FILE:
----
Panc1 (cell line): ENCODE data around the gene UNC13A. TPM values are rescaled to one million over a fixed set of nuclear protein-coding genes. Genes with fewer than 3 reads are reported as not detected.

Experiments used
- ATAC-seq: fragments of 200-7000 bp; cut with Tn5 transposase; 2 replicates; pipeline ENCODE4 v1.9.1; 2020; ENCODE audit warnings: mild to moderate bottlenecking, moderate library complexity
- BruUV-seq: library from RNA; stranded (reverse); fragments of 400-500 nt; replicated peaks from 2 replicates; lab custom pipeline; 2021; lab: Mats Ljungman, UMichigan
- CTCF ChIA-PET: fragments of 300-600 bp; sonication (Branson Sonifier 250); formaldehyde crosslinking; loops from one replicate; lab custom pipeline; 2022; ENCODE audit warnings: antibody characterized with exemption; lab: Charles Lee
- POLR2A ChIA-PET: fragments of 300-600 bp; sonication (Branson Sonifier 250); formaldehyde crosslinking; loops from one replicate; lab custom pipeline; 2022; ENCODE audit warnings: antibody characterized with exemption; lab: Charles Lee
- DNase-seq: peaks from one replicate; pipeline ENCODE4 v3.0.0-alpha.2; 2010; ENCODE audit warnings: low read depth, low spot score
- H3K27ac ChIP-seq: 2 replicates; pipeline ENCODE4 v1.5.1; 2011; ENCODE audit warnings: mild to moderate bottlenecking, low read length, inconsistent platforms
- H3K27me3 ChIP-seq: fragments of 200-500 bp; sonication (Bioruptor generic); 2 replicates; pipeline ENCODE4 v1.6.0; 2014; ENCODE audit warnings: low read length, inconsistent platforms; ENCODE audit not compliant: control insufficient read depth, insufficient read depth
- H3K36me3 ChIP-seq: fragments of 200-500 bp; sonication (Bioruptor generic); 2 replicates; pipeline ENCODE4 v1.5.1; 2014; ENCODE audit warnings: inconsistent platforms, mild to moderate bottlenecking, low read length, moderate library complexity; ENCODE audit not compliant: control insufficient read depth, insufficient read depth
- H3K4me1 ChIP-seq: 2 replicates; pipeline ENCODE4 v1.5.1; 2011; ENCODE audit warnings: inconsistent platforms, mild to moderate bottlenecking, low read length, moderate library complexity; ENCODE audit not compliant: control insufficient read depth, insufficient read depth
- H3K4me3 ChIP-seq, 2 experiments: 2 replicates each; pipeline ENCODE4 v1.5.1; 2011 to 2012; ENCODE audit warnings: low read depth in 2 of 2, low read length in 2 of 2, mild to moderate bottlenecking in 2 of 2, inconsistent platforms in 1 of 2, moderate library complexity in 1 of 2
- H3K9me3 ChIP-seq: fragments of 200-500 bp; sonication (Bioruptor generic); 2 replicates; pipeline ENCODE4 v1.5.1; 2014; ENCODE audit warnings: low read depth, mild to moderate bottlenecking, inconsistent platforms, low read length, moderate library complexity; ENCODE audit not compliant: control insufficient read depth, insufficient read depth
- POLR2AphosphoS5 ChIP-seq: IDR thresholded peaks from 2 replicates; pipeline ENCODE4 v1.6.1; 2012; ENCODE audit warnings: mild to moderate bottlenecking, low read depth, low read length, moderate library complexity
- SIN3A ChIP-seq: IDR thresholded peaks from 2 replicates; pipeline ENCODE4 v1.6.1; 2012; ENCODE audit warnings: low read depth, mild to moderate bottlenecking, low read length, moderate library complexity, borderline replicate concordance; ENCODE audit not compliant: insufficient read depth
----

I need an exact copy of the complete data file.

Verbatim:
Panc1 (cell line): ENCODE data around the gene UNC13A. TPM values are rescaled to one million over a fixed set of nuclear protein-coding genes. Genes with fewer than 3 reads are reported as not detected.

Experiments used
- ATAC-seq: fragments of 200-7000 bp; cut with Tn5 transposase; 2 replicates; pipeline ENCODE4 v1.9.1; 2020; ENCODE audit warnings: mild to moderate bottlenecking, moderate library complexity
- BruUV-seq: library from RNA; stranded (reverse); fragments of 400-500 nt; replicated peaks from 2 replicates; lab custom pipeline; 2021; lab: Mats Ljungman, UMichigan
- CTCF ChIA-PET: fragments of 300-600 bp; sonication (Branson Sonifier 250); formaldehyde crosslinking; loops from one replicate; lab custom pipeline; 2022; ENCODE audit warnings: antibody characterized with exemption; lab: Charles Lee
- POLR2A ChIA-PET: fragments of 300-600 bp; sonication (Branson Sonifier 250); formaldehyde crosslinking; loops from one replicate; lab custom pipeline; 2022; ENCODE audit warnings: antibody characterized with exemption; lab: Charles Lee
- DNase-seq: peaks from one replicate; pipeline ENCODE4 v3.0.0-alpha.2; 2010; ENCODE audit warnings: low read depth, low spot score
- H3K27ac ChIP-seq: 2 replicates; pipeline ENCODE4 v1.5.1; 2011; ENCODE audit warnings: mild to moderate bottlenecking, low read length, inconsistent platforms
- H3K27me3 ChIP-seq: fragments of 200-500 bp; sonication (Bioruptor generic); 2 replicates; pipeline ENCODE4 v1.6.0; 2014; ENCODE audit warnings: low read length, inconsistent platforms; ENCODE audit not compliant: control insufficient read depth, insufficient read depth
- H3K36me3 ChIP-seq: fragments of 200-500 bp; sonication (Bioruptor generic); 2 replicates; pipeline ENCODE4 v1.5.1; 2014; ENCODE audit warnings: inconsistent platforms, mild to moderate bottlenecking, low read length, moderate library complexity; ENCODE audit not compliant: control insufficient read depth, insufficient read depth
- H3K4me1 ChIP-seq: 2 replicates; pipeline ENCODE4 v1.5.1; 2011; ENCODE audit warnings: inconsistent platforms, mild to moderate bottlenecking, low read length, moderate library complexity; ENCODE audit not compliant: control insufficient read depth, insufficient read depth
- H3K4me3 ChIP-seq, 2 experiments: 2 replicates each; pipeline ENCODE4 v1.5.1; 2011 to 2012; ENCODE audit warnings: low read depth in 2 of 2, low read length in 2 of 2, mild to moderate bottlenecking in 2 of 2, inconsistent platforms in 1 of 2, moderate library complexity in 1 of 2
- H3K9me3 ChIP-seq: fragments of 200-500 bp; sonication (Bioruptor generic); 2 replicates; pipeline ENCODE4 v1.5.1; 2014; ENCODE audit warnings: low read depth, mild to moderate bottlenecking, inconsistent platforms, low read length, moderate library complexity; ENCODE audit not compliant: control insufficient read depth, insufficient read depth
- POLR2AphosphoS5 ChIP-seq: IDR thresholded peaks from 2 replicates; pipeline ENCODE4 v1.6.1; 2012; ENCODE audit warnings: mild to moderate bottlenecking, low read depth, low read length, moderate library complexity
- SIN3A ChIP-seq: IDR thresholded peaks from 2 replicates; pipeline ENCODE4 v1.6.1; 2012; ENCODE audit warnings: low read depth, mild to moderate bottlenecking, low read length, moderate library complexity, borderline replicate concordance; ENCODE audit not compliant: insufficient read depth